An IT professional of over 30 years’ standing. He has a column in Bangkok Post tech pages and has been writing without skipping a beat every week all these years.
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Accidental discoveries have been responsible for many useful items like rubber and penicillin. A couple of science types at MIT in the US wanted to see if they could grow carbon nanotubes on aluminium to increase its conductance properties. Instead they found they had made the blackest substance yet known to man. It absorbs 99.96% of the light from any angle making it 10 times blacker than the current options. Potential uses include telescopes, optical blinders and art. Carbon nanotubes, is there anything they can't do, eventually?
A reminder for those operating in the digital world. This includes the internet, your phone, social media and basically anything in the public sphere. You can all but guarantee that everything you post online is eventually available to everyone. It doesn't matter what promises your provider might offer -- and maybe they're even being as honest as they can be -- eventually your data will turn up on a public server somewhere. The golden rule is simple: if you don't want everyone to see something, then don't post it anywhere on public networks.
We've made it to 2019. There are a lot of buzzwords being touted for this year; top of the list are artificial intelligence, Blockchain and, once again, the internet of things (IoT). Yes, it's that time of year where I don my pointy hat of stars and guess what the year ahead might bring.
I've had some feedback expressing surprise that I invested in a smartwatch. Yes, I didn't think I'd see the day either, but it does function very well as a watch with changeable faces and at a price point that's far below some of the faces it can duplicate. The always-on test was a success in that I only turned the watch off when I wasn't using it on some evenings. It also does sleep tracking, which perhaps provides a sterner test, but it still provided a week's worth of use making it usable for many. On a longer trip you would need to take the charger along. Note that for both tests, I kept Bluetooth on the whole time.
Wither now comms in Australia? With the National Broadband Network or NBN a certified failure, Australia seems to be working hard to ensure that to make the NBN look reasonable, any emerging 5G network must be made to hobble by banning technology companies like Huawei from providing the same kind of support it has been giving over the past 15 years to the local telcos. The given reason is a lack of trust in any Chinese company, keeping the spying eyes of China out of the country. To be fair, there is some justification for this, as China has not been the poster child of espionage abstinence across the globe. What earth-shattering useful secret info they might get from the Australians is debatable, but it looks like the Land Down Under will not be improving their communications any time soon. Thailand is still well ahead on that front.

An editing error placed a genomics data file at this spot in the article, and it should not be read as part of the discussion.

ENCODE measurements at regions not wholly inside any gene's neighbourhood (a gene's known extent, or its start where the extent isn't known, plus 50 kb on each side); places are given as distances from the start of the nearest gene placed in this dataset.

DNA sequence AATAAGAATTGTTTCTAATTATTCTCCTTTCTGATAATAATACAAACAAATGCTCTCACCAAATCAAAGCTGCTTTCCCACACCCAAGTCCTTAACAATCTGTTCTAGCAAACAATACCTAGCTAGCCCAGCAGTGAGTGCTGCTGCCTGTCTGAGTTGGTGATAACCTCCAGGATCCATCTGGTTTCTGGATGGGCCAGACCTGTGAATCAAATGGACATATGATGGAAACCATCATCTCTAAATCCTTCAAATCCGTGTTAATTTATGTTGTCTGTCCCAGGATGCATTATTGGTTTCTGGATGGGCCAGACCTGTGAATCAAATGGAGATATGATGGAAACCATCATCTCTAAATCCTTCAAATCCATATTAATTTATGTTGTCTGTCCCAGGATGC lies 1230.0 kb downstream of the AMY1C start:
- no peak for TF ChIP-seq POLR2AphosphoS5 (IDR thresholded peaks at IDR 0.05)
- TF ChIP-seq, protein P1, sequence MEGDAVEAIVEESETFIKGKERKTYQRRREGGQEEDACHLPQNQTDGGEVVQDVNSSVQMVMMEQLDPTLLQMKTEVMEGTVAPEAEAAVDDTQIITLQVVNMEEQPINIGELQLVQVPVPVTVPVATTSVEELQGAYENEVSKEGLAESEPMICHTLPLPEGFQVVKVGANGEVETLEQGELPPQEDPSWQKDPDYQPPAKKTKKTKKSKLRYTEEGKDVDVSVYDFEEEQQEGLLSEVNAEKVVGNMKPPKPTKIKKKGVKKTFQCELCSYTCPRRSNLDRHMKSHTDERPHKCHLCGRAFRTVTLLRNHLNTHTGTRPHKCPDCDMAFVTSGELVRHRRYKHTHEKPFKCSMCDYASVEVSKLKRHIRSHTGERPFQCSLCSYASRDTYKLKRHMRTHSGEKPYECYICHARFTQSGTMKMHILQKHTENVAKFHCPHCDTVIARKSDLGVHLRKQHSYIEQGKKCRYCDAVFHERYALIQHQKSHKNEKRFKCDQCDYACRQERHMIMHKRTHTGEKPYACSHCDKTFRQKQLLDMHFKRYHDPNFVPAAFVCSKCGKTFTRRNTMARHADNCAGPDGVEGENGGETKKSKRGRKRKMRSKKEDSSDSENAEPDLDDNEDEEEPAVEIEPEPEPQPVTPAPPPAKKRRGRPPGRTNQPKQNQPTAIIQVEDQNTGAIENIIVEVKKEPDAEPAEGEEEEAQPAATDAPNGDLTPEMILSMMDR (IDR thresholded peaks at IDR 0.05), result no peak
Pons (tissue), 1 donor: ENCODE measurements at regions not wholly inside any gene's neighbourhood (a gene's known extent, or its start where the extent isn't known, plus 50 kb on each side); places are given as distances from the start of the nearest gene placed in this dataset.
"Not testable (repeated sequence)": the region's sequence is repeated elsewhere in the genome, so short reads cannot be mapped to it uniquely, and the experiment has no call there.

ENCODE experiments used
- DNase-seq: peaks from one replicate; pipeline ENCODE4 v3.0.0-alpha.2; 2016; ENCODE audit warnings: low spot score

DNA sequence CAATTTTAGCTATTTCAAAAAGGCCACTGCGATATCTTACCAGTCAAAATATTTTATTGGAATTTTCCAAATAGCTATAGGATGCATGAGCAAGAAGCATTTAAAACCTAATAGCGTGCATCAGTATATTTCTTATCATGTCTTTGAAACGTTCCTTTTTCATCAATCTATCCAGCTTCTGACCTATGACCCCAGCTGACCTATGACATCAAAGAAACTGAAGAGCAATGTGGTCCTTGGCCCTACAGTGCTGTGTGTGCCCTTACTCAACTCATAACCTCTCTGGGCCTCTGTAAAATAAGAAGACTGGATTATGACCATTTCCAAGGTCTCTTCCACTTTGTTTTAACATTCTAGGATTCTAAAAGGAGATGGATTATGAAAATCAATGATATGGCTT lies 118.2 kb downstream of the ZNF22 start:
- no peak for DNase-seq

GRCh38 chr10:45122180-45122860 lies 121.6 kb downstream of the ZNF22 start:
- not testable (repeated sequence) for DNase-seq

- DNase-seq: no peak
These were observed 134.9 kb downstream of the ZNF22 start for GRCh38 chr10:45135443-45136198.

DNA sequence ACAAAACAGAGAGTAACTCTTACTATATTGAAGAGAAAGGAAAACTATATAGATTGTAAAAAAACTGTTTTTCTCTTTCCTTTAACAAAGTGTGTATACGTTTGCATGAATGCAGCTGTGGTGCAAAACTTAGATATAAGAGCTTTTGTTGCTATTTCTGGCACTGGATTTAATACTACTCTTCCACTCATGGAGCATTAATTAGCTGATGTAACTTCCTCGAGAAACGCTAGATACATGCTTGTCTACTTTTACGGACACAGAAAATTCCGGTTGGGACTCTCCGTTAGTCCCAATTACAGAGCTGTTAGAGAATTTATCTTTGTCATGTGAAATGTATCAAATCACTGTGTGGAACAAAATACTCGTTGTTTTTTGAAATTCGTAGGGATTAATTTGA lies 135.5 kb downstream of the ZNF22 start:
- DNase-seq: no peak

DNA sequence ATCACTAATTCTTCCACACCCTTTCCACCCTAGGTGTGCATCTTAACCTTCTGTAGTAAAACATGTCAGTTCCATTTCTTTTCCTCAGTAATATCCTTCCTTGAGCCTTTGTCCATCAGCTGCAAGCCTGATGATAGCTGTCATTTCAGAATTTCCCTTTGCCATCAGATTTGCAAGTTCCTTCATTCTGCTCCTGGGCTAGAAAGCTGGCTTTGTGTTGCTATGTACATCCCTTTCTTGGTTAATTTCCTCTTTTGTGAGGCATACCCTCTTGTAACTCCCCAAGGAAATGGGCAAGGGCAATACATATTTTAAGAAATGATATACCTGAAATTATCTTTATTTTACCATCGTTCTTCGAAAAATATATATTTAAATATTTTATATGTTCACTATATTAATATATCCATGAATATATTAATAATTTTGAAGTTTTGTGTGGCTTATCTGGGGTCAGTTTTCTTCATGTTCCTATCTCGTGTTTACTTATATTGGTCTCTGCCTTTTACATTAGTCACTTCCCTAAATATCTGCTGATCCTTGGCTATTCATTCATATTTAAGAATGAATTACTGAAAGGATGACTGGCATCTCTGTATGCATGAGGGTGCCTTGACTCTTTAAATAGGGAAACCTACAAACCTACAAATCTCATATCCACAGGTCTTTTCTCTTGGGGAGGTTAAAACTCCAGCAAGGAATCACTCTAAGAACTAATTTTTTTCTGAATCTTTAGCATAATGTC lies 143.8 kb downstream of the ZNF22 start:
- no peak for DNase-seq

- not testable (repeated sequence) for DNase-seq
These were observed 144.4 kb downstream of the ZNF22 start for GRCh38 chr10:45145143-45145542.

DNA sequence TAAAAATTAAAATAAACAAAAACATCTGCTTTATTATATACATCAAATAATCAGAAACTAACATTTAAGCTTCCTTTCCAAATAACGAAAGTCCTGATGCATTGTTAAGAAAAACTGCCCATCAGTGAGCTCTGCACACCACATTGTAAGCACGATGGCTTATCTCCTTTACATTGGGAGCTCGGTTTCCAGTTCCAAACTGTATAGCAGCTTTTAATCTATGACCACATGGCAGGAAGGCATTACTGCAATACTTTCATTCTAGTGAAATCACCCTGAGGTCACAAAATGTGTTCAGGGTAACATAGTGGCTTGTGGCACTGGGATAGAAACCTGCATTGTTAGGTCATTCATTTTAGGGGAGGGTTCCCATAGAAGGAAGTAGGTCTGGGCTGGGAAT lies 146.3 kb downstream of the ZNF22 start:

It is somewhat disconcerting that Silicon Valley -- which occupies about 300 square miles, and where most think the same and have the same politics -- can determine allowable content for the rest of the planet. Some of us remember that many of the major platforms were developed using government grants and public funding. With this base they should represent all views, of all types, and not just the ones they happen to like. This was the initial declaration at least, but in the modern world, that seems to have changed. I am certainly no great fan of Alex Jones, but that a cabal of providers can effectively execute social termination is very worrying for the future of open platforms and freedom of expression.
If you have learned nothing else from my many years of writing, it should be that unless extraordinary steps are taken, personal data privacy doesn't exist, except perhaps in the deluded minds of government officials. The only thing privacy laws do these days is stop you from returning someone's lost phone. In just one day in the news, I read reports about Huawei infiltrating Facebook, another Spectre CPU problem, political data harvesting in the UK, insecure military servers in the UK, Chinese hackers interested in Cambodia (and the rest of the world) along with other items about lost or hacked data. Yahoo and Google collect far more than the whole of the US spy agencies combined, though at least the latter doesn't deliberately spread it around or sell it to marketers.